A shot of the subject car from another car is another type of automotive shot, but usually at slow speed on a 4-lane raod, not like this at 70 or so mph.  I was in a Model X trailing Paul who was driving the '56 Chevy and couldn't resist with the Sierras as a backdrop as we approached Hwy. 395 and Hwy. 14 junction near Inyokern, California.

The 500 miles we drive from Orange County, California, to Reno, Nevada, for Hot August Nights is beautiful, desert scenery.  It is usually very hot in August, so I guess the organizers knew that only car guys would go to Reno in August!


I had mentioned that car shows are not good places to take photos because of the closeness of the parked cars, or because of the lights in an arena, but Hot August Nights has a Cruise each night in both downtown Sparks and Reno.  By positioning ourselves on the bridge over the Truckee River in Reno, if there is a nice sunset, you can catch cars with the colorful sky as background.  Location:  Virginia Street, Reno, Nevada.

This guy shows up each year at Hot August and is a challenge to photograph at the moment he fires off the flames.  This is in downtown Sparks.  The camera will expose for the flames so you need to lighten shadows and decrease highlights in post processing to get the white truck and flames properly exposed. Location:  Victorian Avenue, Sparks, Nevada.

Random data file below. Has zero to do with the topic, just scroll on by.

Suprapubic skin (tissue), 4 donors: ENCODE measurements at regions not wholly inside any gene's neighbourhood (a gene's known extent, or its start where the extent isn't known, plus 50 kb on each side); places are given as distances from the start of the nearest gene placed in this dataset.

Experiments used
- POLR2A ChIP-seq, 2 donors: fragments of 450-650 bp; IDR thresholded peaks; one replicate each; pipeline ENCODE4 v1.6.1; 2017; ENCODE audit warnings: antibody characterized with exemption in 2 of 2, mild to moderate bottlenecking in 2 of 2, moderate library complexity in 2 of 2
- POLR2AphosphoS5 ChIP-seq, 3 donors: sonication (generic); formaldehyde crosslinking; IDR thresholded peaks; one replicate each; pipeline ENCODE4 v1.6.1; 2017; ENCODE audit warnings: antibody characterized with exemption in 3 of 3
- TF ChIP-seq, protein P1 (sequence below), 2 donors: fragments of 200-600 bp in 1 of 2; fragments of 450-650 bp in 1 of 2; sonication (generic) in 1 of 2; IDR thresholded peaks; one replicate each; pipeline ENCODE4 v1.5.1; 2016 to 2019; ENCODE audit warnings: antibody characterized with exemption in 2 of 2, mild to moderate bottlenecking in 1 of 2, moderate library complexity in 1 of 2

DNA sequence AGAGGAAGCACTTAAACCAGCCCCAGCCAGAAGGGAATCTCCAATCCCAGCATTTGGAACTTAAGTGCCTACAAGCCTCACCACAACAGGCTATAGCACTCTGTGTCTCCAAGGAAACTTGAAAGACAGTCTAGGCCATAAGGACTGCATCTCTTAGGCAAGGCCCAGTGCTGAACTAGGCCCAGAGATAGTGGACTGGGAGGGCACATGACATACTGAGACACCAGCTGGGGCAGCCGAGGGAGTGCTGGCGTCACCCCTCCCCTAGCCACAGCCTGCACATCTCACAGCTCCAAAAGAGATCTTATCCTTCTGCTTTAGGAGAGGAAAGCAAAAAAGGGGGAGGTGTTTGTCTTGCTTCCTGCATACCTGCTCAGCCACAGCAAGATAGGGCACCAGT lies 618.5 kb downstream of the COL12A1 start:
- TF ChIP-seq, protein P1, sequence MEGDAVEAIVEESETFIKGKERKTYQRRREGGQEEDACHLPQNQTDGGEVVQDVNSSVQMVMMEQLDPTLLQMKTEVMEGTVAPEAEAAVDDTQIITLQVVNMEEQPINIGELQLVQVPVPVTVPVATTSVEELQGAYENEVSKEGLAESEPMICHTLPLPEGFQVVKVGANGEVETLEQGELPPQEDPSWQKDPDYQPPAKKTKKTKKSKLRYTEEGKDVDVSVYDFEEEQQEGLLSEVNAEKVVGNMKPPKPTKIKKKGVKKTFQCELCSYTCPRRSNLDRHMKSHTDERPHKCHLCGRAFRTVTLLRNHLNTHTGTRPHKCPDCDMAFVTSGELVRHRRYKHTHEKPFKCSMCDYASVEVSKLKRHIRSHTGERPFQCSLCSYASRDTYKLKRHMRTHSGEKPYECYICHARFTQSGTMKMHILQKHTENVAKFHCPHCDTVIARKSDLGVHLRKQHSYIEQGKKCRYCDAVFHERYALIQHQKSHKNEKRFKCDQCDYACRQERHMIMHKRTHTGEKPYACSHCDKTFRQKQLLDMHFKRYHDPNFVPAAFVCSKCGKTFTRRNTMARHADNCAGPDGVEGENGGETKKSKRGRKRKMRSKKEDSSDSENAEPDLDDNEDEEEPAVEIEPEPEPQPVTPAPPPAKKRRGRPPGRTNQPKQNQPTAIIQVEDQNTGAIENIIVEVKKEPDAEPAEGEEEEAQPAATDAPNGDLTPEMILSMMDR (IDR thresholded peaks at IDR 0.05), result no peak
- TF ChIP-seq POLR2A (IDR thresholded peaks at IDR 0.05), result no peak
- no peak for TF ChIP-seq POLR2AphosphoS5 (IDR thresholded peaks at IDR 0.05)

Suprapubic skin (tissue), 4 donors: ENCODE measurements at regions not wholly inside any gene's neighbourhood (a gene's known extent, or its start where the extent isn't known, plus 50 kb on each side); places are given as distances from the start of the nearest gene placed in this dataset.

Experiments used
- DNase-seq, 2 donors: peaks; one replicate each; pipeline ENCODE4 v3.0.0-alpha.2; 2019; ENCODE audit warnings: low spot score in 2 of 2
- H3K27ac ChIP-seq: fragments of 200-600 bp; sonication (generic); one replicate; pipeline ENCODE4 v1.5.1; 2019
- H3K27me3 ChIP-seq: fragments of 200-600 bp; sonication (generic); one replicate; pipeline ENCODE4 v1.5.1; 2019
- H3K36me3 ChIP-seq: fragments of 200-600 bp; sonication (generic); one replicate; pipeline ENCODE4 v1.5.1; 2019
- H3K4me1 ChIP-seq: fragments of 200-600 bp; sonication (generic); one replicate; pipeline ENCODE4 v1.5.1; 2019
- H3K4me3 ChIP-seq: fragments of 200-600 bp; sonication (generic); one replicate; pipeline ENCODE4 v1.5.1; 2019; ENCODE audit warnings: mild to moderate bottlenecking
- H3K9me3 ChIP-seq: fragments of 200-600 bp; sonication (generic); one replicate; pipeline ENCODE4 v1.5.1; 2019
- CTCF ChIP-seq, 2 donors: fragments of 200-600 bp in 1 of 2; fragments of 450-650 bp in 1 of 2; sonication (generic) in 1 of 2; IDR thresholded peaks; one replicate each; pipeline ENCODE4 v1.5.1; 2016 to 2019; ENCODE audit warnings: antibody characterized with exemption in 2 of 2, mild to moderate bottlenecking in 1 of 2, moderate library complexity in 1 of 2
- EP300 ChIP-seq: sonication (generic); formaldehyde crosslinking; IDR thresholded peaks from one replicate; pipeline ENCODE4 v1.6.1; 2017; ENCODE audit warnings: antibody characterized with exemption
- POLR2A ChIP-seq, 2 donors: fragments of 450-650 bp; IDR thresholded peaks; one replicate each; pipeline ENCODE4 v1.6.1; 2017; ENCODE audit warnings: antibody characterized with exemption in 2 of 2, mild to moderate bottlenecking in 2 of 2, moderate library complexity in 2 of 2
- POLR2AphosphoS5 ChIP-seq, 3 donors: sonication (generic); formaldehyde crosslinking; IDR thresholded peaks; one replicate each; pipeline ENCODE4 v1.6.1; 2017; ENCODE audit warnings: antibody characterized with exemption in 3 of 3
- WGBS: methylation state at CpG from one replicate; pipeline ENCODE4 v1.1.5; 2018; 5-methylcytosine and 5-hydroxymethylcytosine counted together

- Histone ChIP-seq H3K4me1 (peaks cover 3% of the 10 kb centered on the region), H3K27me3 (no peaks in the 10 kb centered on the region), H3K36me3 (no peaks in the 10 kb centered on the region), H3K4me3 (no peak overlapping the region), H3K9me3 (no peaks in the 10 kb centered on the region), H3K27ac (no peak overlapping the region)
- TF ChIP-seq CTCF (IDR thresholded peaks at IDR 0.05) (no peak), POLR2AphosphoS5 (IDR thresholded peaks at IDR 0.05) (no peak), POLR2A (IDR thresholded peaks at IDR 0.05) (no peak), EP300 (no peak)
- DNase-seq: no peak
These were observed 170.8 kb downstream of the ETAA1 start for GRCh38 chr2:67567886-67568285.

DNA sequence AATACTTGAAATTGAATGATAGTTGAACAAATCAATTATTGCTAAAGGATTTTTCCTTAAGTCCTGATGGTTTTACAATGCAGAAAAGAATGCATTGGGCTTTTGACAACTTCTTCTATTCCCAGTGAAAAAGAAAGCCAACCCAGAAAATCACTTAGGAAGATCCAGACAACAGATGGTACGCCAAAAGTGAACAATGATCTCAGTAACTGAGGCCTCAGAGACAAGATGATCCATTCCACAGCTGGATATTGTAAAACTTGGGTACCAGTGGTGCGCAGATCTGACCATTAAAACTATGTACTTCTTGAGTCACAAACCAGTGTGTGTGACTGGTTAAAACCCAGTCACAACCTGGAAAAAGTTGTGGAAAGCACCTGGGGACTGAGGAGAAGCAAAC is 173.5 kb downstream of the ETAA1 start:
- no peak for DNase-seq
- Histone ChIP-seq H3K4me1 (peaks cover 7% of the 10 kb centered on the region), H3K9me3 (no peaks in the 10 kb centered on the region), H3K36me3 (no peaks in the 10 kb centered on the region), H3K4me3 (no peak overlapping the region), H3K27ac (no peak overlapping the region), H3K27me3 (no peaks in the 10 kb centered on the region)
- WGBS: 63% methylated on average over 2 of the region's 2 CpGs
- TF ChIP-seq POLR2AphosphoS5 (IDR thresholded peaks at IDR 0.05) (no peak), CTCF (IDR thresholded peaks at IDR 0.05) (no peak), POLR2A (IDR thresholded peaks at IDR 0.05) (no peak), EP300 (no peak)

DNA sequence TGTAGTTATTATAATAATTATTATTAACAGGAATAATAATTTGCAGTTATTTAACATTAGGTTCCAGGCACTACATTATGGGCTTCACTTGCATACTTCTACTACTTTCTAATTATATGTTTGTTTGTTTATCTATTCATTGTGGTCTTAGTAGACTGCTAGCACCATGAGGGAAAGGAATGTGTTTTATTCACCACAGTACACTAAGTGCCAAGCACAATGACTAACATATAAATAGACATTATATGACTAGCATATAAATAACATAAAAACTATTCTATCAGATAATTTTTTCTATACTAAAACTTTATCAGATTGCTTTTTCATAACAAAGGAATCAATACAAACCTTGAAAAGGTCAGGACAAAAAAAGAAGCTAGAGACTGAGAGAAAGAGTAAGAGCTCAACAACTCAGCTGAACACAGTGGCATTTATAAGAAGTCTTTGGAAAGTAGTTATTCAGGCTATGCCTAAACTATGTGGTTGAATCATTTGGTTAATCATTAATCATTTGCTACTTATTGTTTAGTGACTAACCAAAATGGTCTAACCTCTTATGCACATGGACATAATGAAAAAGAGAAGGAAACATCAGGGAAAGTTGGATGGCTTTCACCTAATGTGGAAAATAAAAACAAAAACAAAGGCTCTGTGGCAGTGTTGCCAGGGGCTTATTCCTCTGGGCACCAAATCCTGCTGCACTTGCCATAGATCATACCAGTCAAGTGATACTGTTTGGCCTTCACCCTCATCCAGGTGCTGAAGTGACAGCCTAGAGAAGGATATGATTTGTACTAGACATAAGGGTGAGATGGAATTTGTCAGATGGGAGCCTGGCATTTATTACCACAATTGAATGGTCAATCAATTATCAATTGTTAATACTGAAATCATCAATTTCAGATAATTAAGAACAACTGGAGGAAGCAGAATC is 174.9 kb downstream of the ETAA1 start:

Another outside activity at Hot August Nights is a giant car show outside each of the large Casino Hotels in Reno and Sparks.  Even though the cars are parked side-by-side, closeups of hood ornaments and automotive script.  As above, many cars have a license plate from the year the car was built as with this 1939 Buick.

This 1950 Studebaker would never have been built with this color, but rebuilders make improvements with flashy colors.  Also, this car had its hood up, but a closeup can eliminate any interior cowling showing.

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Left, 1958 Chevy was the first year for dual headlights.  Right, 1960  Buick had angled fin rather  than vertical fins which were considered dangerous.

Two-seater convertibles like this 1953 first-year Corvette are easy to shoot from the back with a raised camera thus cutting out adjacent cars from the photo.

A closeup of another 1953 Corvette's front light was like no other.